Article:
IRS efforts to improve the administration of the EITC Program are ongoing.  The IRS reports it has denied approximately $2.25 billion in erroneous claims since September 2000, and it has implemented a number of initiatives targeting outreach, education, and compliance efforts.  The IRS has initiated a significant change to the way it will address EITC noncompliance.  This includes conducting an EITC Proof of Concept Test (Test) to validate EITC applicants who meet certain pre-certification criteria and require new information on EITC returns. 


In preparing for the 2004 Filing Season, IRS EITC Program management designed the Test to focus on selecting taxpayers whose EITC claims based on qualifying children may be unsubstantiated.  TIGTA auditors determined the IRS has a good process for evaluating the results of this selection process.  However, the IRS cannot determine if the examination selection process ensures resources are being used to provide the greatest cost-benefit because it does not use cost data and yield in the evaluation of the selection process.  Additionally, the IRS has an effective process to test the child residency requirements, and used an appropriate systemic sampling approach to select the sample for the Test and validate the data.  But, controls over the Test need to be strengthened and the IRS needs to complete a cost-benefit analysis of closed case data in order for the IRS to be able to measure and analyze its success effectively.  IRS management agreed with the recommendations.

Report Reference Nos. 2004-40-004 and 2004-40-032





















IRS employee misconduct undermines the public's trust in the IRS and, as a result, impedes effective and efficient Federal tax administration.  Many of TIGTA's criminal and administrative investigations are based on allegations or information indicating IRS employees have misused the public trust.  This abuse by IRS employees manifests itself in a variety of ways, including:  extortion, theft, unauthorized access to and disclosure of confidential taxpayer data, misuse of IRS computer systems, taxpayer abuses, and financial fraud.  During the reporting period, TIGTA processed 2,165 complaints against IRS employees.


TIGTA's strategies to promote employee integrity include both proactive and reactive investigative programs designed to achieve high-impact, results-oriented, quality investigations.  TIGTA administers a program of Integrity/Fraud Awareness presentations to IRS employees and the public.  These presentations educate IRS employees and taxpayers on the ways they can help prevent waste, fraud, and abuse in IRS operations and programs.


The following cases are examples of IRS Employee Integrity investigations TIGTA conducted during this reporting period.


Former IRS Revenue Agent to Serve Prison Term for $500,000 Bribe


On March 5, 2004, a former IRS Revenue Agent was sentenced in Texas for bribery.  The former Revenue Agent solicited a $500,000 bribe from an individual in exchange for ensuring a civil audit being conducted on a corporation would not reach the individual or be converted to a criminal investigation.  The former IRS employee accepted an initial payment of $250,000 and arranged to receive an additional $100,000 before being arrested by TIGTA agents.  The former Revenue Agent was sentenced to 3 years and 1 month in Federal prison, without parole, 3 years of supervised release, and was ordered to pay a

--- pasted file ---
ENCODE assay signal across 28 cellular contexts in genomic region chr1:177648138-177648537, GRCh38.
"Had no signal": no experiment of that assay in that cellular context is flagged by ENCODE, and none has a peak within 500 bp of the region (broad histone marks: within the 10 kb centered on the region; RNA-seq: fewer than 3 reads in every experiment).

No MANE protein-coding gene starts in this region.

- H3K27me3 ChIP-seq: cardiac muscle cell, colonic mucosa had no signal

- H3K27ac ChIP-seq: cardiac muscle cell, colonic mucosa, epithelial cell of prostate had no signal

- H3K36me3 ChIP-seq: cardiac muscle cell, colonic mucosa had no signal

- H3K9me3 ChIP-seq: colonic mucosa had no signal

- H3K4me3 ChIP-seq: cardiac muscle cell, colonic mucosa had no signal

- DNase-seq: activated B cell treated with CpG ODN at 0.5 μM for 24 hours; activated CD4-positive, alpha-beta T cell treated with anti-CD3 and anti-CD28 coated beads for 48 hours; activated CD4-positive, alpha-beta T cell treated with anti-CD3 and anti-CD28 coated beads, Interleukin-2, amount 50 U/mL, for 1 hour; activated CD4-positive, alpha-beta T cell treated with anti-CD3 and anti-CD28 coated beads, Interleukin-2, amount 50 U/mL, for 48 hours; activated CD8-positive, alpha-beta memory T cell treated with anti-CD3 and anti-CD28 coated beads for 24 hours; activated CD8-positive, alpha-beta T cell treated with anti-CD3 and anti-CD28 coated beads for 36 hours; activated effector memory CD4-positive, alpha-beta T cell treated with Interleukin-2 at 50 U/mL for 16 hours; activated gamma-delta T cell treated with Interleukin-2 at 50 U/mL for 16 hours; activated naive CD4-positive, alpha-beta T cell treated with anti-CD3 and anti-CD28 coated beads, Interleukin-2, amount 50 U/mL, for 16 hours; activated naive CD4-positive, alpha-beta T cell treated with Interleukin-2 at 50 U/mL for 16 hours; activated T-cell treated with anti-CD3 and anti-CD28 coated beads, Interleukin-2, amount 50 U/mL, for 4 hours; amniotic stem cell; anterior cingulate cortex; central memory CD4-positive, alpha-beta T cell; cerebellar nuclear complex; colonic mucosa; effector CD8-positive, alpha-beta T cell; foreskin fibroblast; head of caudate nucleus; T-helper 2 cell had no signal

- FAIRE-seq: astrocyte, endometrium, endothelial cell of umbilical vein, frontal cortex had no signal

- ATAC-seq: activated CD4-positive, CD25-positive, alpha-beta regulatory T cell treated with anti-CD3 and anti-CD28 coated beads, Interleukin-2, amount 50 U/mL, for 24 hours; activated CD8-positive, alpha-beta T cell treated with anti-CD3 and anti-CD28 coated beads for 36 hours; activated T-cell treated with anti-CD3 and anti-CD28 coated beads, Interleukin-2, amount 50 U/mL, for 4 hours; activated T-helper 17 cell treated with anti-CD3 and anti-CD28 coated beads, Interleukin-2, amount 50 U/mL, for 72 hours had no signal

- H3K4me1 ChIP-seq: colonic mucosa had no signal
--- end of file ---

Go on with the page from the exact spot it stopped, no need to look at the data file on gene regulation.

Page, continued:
$5,000 fine.  This prison term represents the top of the applicable guideline range for this crime. 


Former IRS Contract Employee and Co-conspirator Indicted for Stealing over

$2.6 Million from IRS Lockbox Facility


On February 18, 2004, a former IRS contract employee and a co-conspirator were indicted in Texas for conspiracy, theft of Federal Government property, and embezzlement by a bank employee.  The two individuals allegedly conspired to steal over $2.6 million in tax remittance checks and money orders made payable to the IRS and/or the Treasury Department that were mailed to the IRS Dallas Lockbox for processing.  They allegedly altered the stolen checks to change the payee information from the IRS or the Treasury Department to names of individuals and entities whose identities had been stolen or were fictitious or fraudulent.  The co-conspirators deposited the stolen checks in bank accounts under their control and withdrew the proceeds.  They also allegedly made templates and counterfeited checks, which were deposited in the same fraudulent bank accounts or sold on the black market.


IRS Employee Pleads Guilty to Improperly Accessing Accounts on IRS Computer


On February 11, 2004, an IRS employee pleaded guilty in New York to improperly accessing an IRS computer and obtaining tax return information for three taxpayers without authorization.  The Federal court has scheduled a sentencing hearing for May 4, 2004, regarding this matter.


Former IRS Employee Sentenced in Theft of Taxpayer's Remittances


On February 24, 2004, a former IRS employee was sentenced in Maine for failing to deposit money.  The former employee, a Revenue Officer responsible for collecting delinquent taxes from taxpayers, received $2,070 in cash remittance payments from a taxpayer.  The former employee was required to convert the cash to money orders and forward it for payment to the IRS Deposit Unit within one working day.  However, the money was deposited into a personal account and was not sent to the IRS Deposit Unit until several weeks later.  The former employee was sentenced to 2 years probation and ordered to pay a